When Birch and I meet up in Los Angeles, she’s just finished her NYLON shoot at the West Hollywood Library, a lifelong favorite spot for the voracious reader, and is back in her own clothes: embellished jeans, high-heeled black boots, and a sparkly purple sweater. She speaks with a nervy laugh and obvious intelligence, like a sagacious friend who’s been there, done that, and is down to do it again. She’s also the first to admit that what actually did happen to her was not something she expected, nor was it something she particularly enjoyed. Regrets, though? She has none.
“Every experience was an experience,” she says. “What became bothersome was that it started to become more and more apparent that there were expectations. That seemed like something I should be supplying to myself, not something placed on me. I fought against it, I was kind of nasty, and that didn’t really help. I’m sorry, everybody!”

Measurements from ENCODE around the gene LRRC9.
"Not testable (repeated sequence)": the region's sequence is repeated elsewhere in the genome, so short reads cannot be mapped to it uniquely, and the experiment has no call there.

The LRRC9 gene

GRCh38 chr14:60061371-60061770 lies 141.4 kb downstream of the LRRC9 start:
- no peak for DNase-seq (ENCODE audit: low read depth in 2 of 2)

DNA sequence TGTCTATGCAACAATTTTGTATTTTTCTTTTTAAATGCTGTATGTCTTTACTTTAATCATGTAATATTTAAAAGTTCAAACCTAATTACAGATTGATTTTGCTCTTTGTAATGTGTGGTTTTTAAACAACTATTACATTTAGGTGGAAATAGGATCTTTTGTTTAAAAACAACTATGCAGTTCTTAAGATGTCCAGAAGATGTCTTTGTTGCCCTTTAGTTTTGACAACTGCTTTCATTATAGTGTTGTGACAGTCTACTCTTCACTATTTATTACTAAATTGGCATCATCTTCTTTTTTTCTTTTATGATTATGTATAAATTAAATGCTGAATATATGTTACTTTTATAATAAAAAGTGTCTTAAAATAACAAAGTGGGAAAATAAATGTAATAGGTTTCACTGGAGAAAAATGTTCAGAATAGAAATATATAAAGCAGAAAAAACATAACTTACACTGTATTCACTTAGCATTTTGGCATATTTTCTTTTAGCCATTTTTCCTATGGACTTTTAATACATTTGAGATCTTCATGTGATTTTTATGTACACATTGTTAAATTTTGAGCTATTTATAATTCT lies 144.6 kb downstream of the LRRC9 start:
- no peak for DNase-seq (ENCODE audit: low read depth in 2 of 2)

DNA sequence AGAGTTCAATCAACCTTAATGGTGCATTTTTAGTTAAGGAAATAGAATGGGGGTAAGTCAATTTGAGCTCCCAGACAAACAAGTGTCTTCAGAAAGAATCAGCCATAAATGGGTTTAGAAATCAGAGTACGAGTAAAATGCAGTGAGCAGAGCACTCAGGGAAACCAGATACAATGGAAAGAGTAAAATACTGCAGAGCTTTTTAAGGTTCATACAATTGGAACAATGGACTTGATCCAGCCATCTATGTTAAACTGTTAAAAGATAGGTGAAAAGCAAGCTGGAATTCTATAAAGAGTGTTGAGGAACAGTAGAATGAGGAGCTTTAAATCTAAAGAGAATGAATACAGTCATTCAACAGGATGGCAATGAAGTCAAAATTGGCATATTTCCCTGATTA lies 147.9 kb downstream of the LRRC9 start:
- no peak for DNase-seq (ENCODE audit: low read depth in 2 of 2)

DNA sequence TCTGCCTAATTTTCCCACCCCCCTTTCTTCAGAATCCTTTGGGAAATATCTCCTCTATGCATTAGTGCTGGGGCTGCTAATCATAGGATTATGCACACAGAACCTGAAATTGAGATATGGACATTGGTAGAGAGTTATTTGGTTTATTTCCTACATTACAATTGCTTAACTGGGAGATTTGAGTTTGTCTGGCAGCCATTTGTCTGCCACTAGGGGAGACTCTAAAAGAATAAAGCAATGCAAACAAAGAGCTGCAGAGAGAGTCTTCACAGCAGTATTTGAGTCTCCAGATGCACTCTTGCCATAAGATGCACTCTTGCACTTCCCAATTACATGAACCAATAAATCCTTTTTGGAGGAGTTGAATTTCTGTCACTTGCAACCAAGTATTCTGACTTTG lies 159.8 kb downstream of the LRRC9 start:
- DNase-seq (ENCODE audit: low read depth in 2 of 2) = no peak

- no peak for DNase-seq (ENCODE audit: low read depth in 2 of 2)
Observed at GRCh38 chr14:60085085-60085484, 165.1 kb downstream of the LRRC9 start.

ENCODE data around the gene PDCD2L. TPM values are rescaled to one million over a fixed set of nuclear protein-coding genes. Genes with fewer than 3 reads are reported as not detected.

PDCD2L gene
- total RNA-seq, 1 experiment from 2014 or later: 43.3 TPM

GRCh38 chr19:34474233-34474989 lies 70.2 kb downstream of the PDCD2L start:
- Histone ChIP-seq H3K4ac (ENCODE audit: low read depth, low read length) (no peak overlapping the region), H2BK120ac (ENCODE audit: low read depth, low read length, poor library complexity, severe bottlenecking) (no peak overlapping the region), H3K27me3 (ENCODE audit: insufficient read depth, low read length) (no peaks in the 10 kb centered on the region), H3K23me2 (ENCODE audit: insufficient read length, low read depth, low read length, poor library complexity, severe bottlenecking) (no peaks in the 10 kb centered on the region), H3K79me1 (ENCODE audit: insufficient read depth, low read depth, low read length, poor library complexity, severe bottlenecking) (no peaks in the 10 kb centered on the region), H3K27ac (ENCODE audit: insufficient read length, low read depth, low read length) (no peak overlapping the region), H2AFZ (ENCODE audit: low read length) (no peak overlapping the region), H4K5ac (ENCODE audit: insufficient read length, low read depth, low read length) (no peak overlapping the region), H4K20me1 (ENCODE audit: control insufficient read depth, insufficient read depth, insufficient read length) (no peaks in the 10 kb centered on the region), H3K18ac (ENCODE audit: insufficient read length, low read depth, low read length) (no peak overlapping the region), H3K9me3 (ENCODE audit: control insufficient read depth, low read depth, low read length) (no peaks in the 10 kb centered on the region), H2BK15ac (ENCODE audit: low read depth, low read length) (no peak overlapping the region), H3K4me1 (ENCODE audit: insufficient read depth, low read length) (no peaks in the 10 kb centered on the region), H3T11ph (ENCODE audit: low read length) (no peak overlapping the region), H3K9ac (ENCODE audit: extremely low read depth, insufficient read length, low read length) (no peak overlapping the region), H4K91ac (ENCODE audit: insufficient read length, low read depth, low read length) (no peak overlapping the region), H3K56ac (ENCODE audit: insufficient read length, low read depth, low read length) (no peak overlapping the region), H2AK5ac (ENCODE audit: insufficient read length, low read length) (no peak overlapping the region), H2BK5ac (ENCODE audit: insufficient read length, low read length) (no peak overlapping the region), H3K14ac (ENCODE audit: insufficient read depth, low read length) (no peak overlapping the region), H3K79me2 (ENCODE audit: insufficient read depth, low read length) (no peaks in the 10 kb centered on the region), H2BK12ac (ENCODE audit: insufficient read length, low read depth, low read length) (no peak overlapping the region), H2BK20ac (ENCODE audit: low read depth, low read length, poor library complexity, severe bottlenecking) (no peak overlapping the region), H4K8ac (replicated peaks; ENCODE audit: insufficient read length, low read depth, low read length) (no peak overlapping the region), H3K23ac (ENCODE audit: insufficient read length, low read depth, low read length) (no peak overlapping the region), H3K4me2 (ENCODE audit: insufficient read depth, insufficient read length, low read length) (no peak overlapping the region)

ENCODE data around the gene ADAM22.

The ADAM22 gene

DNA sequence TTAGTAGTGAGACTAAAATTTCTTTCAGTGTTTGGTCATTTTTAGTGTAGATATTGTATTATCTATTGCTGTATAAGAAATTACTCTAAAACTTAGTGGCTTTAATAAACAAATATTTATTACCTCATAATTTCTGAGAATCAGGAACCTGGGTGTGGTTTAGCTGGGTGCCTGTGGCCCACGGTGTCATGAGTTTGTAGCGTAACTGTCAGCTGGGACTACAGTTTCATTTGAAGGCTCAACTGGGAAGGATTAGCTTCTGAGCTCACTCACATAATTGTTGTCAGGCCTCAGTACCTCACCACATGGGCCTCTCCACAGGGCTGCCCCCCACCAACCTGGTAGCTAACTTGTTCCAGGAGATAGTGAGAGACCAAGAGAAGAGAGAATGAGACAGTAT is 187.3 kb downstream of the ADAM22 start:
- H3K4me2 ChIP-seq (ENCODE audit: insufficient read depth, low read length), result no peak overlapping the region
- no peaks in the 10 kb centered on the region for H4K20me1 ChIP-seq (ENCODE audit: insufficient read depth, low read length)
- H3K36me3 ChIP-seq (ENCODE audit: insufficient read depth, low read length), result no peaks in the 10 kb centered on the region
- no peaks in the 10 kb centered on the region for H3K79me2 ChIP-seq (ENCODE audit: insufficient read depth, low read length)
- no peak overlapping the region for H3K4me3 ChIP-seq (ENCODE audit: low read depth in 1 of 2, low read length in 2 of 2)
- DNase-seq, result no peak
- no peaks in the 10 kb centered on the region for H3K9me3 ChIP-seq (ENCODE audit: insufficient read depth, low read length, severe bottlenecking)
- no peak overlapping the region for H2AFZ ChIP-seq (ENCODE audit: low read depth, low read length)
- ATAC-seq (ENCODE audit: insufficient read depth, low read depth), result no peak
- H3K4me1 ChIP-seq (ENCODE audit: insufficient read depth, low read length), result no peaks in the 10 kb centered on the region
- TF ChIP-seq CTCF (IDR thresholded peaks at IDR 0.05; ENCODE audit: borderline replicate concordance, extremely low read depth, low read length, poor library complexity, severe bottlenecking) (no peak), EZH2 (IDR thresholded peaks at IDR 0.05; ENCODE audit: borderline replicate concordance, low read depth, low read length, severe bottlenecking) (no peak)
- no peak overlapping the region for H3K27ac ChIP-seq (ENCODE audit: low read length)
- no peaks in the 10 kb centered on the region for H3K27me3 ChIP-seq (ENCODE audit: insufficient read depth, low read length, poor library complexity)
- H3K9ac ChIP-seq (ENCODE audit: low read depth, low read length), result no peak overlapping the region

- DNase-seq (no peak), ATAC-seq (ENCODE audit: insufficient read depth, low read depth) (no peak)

You’d been working for more than a decade before you made American Beauty at age 17. Did the attention you got from that film change things for you?
The aftermath was pretty wild. I didn’t feel particularly different, but people around me got different. That kind of threw me—the fame thing.
It seems like fame is something very conscious for adult actors, but kids might not care about it.
This is what I’m wondering now, and I’m worried about it for the next generation. When I was a kid it was that way. “Fame” was the name of an old movie, right? Nobody was looking for it. Everybody was looking for work—good work. But now with the Internet, I feel like it’s the exact opposite. Now everyone wants to be known.
You did a topless scene in American Beauty, even though you were underage at the time. What kind of conversations went into that decision?